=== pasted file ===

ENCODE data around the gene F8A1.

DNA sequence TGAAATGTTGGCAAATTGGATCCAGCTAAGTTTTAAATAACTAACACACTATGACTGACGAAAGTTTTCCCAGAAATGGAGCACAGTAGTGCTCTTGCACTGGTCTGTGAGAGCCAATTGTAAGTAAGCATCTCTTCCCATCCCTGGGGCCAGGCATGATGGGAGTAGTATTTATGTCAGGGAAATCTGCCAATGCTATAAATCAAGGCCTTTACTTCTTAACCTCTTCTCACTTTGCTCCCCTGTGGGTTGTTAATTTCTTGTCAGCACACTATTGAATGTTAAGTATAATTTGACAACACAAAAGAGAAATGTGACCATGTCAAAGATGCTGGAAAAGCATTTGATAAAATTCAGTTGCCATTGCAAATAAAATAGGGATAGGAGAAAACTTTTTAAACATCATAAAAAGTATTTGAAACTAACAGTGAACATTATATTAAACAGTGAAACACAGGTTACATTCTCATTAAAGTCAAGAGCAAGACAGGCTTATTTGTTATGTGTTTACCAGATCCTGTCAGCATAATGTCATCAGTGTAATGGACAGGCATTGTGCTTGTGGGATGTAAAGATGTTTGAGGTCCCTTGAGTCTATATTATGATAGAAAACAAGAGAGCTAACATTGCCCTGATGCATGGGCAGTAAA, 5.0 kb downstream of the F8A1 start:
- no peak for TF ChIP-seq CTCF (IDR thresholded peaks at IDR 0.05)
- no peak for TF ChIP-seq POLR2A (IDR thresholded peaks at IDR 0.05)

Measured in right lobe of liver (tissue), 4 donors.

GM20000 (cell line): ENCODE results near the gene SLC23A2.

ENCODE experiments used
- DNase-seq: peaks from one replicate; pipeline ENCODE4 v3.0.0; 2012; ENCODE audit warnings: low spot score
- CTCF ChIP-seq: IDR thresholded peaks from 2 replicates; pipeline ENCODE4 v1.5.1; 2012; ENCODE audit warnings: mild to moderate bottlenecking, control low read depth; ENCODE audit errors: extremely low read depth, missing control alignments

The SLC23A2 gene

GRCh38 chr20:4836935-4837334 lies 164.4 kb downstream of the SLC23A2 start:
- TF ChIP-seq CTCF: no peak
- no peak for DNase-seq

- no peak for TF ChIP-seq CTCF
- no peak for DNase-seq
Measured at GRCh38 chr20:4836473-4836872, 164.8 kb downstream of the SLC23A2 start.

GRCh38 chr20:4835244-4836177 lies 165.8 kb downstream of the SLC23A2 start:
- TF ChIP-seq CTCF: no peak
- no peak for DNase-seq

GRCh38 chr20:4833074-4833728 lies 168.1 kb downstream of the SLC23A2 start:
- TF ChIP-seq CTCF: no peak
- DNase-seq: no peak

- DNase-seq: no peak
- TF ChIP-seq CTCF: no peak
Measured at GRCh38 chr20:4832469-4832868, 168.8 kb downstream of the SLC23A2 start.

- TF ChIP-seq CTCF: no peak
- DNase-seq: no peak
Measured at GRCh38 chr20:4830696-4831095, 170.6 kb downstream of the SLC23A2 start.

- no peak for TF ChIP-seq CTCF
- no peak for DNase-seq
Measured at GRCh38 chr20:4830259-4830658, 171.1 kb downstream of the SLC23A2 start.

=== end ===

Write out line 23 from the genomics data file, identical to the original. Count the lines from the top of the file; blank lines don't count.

- DNase-seq: no peak